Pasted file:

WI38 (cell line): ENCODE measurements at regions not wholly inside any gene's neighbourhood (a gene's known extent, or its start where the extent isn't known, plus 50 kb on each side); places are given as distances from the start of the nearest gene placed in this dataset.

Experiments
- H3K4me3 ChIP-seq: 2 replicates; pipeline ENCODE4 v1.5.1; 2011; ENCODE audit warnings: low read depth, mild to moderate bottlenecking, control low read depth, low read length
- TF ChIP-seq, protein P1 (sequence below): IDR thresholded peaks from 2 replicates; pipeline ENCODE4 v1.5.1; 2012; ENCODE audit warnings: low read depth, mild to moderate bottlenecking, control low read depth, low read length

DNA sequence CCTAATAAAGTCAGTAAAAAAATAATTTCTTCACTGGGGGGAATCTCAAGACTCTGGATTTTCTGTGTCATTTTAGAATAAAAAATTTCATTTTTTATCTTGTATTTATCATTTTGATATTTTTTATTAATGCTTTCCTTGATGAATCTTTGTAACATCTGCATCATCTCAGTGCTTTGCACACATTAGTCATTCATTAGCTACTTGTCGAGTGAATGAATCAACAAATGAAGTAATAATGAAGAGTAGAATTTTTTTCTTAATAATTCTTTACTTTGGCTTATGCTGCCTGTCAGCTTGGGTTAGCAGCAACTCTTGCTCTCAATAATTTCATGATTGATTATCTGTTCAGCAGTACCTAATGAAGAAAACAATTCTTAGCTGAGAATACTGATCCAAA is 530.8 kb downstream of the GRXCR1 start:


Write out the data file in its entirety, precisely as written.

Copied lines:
WI38 (cell line): ENCODE measurements at regions not wholly inside any gene's neighbourhood (a gene's known extent, or its start where the extent isn't known, plus 50 kb on each side); places are given as distances from the start of the nearest gene placed in this dataset.

Experiments
- H3K4me3 ChIP-seq: 2 replicates; pipeline ENCODE4 v1.5.1; 2011; ENCODE audit warnings: low read depth, mild to moderate bottlenecking, control low read depth, low read length
- TF ChIP-seq, protein P1 (sequence below): IDR thresholded peaks from 2 replicates; pipeline ENCODE4 v1.5.1; 2012; ENCODE audit warnings: low read depth, mild to moderate bottlenecking, control low read depth, low read length

DNA sequence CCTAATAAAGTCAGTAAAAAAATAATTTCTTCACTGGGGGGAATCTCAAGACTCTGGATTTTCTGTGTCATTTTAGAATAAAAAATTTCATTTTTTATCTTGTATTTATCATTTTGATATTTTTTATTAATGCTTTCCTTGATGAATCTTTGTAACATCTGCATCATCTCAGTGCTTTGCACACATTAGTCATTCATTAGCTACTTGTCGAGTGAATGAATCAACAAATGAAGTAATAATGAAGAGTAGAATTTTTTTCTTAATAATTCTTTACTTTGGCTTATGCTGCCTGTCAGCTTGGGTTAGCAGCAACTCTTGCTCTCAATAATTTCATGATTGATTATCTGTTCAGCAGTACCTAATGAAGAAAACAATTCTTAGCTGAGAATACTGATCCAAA is 530.8 kb downstream of the GRXCR1 start: